Use this URL to cite or link to this record in EThOS: https://ethos.bl.uk/OrderDetails.do?uin=uk.bl.ethos.783026
Title: Substrate recognition by the 26S proteasome
Author: Kisonaite, Migle
ISNI:       0000 0004 7968 626X
Awarding Body: University of Cambridge
Current Institution: University of Cambridge
Date of Award: 2019
Availability of Full Text:
Access from EThOS:
Full text unavailable from EThOS. Please try the link below.
Access from Institution:
Abstract:
The 26S proteasome is a large protein complex found in all eukaryotes. It controls the degradation of a wide range of proteins in the cell, and thus it is crucial for homeostasis, regulated cell division and apoptosis. It is known that specific signals (called degrons) on the substrates are recognised by the proteasome, including ubiquitin and a disordered region. The main focus of this thesis is to better understand how the ubiquitin containing degron binds to intrinsic ubiquitin receptors in the 26S proteasome and how the architecture of the degradation signal influences the affinity of the interaction. Firstly, I optimised the purification of the human 26S proteasome, resulting in a high yield and purity sample. I showed that my 26S proteasome sample is fully functional - can recognise and bind the substrate, unfold it, translocate it into the proteolytic chamber and digest it to small peptides. I also investigated the stability of the 26S proteasome and discovered some novel insights about divalent cation effects on the proteasome activity. During this project I prepared and optimised a large number of model degrons with variable lengths and composition of their disordered regions. Degron optimisation was an iterative process, thus during my project I designed, cloned, purified and characterised more than 50 different proteins. I found the best binding degron, co-purified it with the human 26S proteasome and obtained a homogeneous sample suitable for structural studies. Finally, I solved two cryo-EM structures of the degron-bound 26S proteasome. The structures revealed two novel conformations of the proteasome and the subunits responsible for the interaction with the ubiquitin. Using the solved molecular models, together with biophysical data obtained during the project, I explored the mechanistic details of the ubiquitin recognition and conformational changes of the 26S proteasome upon the interaction with a degradation signal.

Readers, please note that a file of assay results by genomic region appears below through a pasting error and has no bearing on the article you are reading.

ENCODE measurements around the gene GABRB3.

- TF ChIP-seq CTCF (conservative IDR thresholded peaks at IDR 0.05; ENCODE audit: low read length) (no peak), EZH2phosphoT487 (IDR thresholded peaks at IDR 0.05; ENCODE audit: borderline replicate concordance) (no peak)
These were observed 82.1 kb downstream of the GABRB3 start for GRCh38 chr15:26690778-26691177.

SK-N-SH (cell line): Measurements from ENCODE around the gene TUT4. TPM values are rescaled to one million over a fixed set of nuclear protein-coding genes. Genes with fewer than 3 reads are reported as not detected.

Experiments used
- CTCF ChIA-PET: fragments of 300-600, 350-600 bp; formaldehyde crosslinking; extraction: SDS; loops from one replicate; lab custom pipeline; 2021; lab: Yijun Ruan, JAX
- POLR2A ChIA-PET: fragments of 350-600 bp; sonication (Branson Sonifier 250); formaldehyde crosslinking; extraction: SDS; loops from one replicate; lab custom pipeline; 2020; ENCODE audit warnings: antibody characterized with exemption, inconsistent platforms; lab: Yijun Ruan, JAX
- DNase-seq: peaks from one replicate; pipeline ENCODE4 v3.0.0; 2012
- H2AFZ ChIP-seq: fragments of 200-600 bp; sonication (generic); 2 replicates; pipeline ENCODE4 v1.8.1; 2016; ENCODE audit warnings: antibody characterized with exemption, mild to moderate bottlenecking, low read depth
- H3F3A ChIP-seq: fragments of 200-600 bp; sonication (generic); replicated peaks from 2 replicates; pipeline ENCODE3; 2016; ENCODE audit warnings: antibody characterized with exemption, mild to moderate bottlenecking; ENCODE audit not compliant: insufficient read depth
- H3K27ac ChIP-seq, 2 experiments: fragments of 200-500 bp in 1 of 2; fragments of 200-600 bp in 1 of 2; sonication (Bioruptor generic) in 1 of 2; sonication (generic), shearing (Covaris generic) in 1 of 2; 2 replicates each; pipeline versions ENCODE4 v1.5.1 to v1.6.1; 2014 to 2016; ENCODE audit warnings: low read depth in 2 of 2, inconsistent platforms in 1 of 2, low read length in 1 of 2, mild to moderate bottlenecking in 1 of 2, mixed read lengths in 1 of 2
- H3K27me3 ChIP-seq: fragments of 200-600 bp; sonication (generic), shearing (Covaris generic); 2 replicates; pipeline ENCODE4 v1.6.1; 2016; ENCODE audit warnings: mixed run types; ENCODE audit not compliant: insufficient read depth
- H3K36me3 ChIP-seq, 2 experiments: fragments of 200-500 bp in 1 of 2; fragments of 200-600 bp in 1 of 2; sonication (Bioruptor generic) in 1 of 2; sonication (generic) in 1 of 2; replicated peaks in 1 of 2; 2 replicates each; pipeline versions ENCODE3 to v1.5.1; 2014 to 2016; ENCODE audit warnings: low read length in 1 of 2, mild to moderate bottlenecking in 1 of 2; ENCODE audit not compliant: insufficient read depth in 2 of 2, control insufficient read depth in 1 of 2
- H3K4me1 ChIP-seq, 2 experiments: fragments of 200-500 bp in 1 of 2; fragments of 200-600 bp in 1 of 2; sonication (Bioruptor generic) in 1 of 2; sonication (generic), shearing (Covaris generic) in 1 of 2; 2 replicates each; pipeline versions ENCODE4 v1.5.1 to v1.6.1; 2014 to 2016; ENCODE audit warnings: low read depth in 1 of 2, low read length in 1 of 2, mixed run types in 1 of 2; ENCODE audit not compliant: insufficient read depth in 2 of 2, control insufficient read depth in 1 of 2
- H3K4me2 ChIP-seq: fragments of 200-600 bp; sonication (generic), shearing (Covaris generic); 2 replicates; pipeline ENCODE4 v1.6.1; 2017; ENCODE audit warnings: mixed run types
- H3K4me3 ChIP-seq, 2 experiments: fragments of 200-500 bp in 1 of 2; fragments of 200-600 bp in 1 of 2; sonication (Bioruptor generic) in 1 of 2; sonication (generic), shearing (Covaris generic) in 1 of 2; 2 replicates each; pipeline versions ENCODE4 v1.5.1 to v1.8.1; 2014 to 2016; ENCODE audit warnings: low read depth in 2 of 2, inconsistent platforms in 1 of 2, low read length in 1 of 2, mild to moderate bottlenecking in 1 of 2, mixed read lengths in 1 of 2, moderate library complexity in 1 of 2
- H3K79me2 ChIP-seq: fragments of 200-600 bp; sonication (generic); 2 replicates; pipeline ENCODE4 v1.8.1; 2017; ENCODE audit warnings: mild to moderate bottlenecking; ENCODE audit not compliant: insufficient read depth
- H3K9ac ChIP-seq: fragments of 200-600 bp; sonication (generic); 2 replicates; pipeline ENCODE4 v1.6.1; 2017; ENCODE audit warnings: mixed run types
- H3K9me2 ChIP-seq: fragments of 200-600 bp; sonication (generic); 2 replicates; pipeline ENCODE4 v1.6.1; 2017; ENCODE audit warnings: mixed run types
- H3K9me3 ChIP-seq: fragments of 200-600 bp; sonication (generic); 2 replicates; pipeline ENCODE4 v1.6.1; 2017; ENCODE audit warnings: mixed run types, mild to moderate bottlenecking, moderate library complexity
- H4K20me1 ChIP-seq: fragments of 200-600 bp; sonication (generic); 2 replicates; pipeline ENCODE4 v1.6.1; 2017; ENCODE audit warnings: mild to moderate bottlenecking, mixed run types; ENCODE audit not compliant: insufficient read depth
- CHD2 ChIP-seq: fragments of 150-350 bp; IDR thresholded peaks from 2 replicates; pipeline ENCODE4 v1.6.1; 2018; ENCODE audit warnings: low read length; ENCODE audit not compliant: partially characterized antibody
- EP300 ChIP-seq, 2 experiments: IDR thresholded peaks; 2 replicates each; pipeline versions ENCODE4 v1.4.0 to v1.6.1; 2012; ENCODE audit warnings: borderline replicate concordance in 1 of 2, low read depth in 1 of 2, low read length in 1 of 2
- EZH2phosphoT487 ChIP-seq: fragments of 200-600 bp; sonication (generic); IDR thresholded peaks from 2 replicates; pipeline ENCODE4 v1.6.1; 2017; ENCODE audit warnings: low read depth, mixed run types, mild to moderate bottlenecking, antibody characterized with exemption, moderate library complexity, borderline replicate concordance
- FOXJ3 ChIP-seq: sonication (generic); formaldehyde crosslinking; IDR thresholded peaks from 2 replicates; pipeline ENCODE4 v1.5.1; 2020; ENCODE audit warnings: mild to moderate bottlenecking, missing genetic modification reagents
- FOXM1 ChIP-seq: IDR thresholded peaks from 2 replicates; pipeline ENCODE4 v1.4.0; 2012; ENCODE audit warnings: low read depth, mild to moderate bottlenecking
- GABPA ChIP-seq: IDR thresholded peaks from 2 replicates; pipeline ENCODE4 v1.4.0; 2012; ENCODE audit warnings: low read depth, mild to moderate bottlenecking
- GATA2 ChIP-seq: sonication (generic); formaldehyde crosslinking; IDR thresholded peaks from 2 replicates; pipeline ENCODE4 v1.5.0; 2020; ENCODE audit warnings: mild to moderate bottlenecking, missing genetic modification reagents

Supervisor: da Fonseca, Paula Sponsor: Not available
Qualification Name: Thesis (Ph.D.) Qualification Level: Doctoral
EThOS ID: uk.bl.ethos.783026  DOI:
Keywords: 26S proteasome ; cryo-electron microscopy ; protein degradation ; degron ; proteolysis
Share: